The State Department Thursday authorized the evacuation of all U.S. government personnel and dependents from Somalia and urged private U.S. citizens to leave "as soon as possible."

The State Department announcement said that once all U.S. Embassy personnel leave the country, "the embassy will not be able to offer any assistance to Americans. The Department of State advises all private U.S. citizens in Somalia to depart the country as soon as possible."On Wednesday, State Department spokesman Richard Boucher described the situation in Somalia as "confused" and said that the United States wants to evacuate the remaining Americans from the country, but there is no assurance that an air evacuation could be arranged safely with the fighting going on near the U.S. Embassy.

Boucher said there are 37 American diplomats left in the capital, plus fewer than 50 private American citizens.

Fighting broke out in the city Sunday as centrally based USC insurgents, with the backing of the northern Somali National Movement and southern-based Somali Patriotic Front, tried to overthrow the government.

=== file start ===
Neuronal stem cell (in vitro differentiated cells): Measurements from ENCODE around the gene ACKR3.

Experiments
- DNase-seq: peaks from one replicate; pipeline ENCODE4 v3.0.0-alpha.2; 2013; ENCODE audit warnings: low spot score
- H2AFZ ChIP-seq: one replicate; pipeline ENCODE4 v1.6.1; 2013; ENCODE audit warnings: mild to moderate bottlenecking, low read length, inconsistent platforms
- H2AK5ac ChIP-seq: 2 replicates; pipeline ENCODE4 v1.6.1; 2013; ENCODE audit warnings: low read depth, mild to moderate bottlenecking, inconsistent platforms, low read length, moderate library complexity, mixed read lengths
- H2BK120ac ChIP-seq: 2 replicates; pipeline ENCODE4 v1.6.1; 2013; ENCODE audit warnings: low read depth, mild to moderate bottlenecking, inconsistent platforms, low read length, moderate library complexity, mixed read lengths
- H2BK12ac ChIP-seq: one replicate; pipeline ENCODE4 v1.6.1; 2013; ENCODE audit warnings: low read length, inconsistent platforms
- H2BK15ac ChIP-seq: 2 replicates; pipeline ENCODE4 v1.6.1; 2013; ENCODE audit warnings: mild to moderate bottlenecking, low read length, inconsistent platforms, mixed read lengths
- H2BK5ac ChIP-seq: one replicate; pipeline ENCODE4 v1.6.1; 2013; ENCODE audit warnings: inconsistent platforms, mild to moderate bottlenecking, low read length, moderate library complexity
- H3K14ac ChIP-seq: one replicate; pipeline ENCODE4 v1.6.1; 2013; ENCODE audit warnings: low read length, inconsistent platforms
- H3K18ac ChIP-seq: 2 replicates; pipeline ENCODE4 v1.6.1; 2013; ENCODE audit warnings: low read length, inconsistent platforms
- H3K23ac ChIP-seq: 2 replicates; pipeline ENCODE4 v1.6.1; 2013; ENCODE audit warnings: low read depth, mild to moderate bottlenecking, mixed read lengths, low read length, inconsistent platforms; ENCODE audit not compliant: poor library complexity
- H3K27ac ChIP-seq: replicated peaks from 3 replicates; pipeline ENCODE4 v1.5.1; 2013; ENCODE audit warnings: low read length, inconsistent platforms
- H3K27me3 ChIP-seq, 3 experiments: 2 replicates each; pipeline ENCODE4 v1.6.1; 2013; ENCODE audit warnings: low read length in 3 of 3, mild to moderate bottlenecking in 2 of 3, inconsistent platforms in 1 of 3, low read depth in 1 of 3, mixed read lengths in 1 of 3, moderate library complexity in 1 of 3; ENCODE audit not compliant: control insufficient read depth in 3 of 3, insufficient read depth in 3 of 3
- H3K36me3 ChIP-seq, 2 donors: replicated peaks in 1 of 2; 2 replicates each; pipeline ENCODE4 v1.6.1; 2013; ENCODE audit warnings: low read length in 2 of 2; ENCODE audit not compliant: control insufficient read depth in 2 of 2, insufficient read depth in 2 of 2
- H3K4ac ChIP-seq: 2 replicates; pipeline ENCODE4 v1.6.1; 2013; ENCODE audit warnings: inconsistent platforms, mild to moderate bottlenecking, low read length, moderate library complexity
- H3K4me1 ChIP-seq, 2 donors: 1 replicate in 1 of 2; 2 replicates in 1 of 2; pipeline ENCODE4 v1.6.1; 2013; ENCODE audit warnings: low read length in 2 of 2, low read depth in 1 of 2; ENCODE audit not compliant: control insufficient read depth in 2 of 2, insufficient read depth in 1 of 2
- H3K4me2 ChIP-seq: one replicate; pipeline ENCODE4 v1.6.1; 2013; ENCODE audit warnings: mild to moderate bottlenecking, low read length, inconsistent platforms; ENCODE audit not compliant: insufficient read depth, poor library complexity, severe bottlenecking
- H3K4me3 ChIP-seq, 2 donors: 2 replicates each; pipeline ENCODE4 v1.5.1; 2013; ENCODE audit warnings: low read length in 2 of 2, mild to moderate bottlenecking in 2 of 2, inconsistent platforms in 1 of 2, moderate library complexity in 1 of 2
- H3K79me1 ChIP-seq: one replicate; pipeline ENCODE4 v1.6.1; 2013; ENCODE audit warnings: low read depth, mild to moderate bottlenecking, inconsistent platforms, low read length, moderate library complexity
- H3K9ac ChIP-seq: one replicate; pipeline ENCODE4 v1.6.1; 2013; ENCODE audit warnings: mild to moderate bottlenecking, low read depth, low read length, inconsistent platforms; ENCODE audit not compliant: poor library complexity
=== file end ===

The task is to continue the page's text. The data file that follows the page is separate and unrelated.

On Thursday, rebels rejected President Mohamed Siad Barre's plea for a cease-fire and said they were preparing a final offensive.

Some foreigners were fleeing the country, but those involved in large-scale evacuation plans have said a halt in fighting must precede any attempt to bring the foreigners out.

"A cease-fire only for evacuation of foreigners has no meaning," Abdul Kadir, the foreign secretary of the insurgent United Somali Congress, told The Associated Press in Rome.

In a communique issued later in Rome, the United Somali Congress said 10,000 more rebel soldiers had arrived in Mogadishu, the capital, from the Somali hinterland to join in a battle against Siad Barre loyalists.

The president is believed holed up in an airport bunker.

About 40 foreigners managed to leave Somalia Thursday on a fishing boat from Brava, 50 miles south of the capital, according to a Canadian diplomat in Nairobi. They included an unknown number of Britons, Americans, Australians and other nationalities as well as 17 Canadians.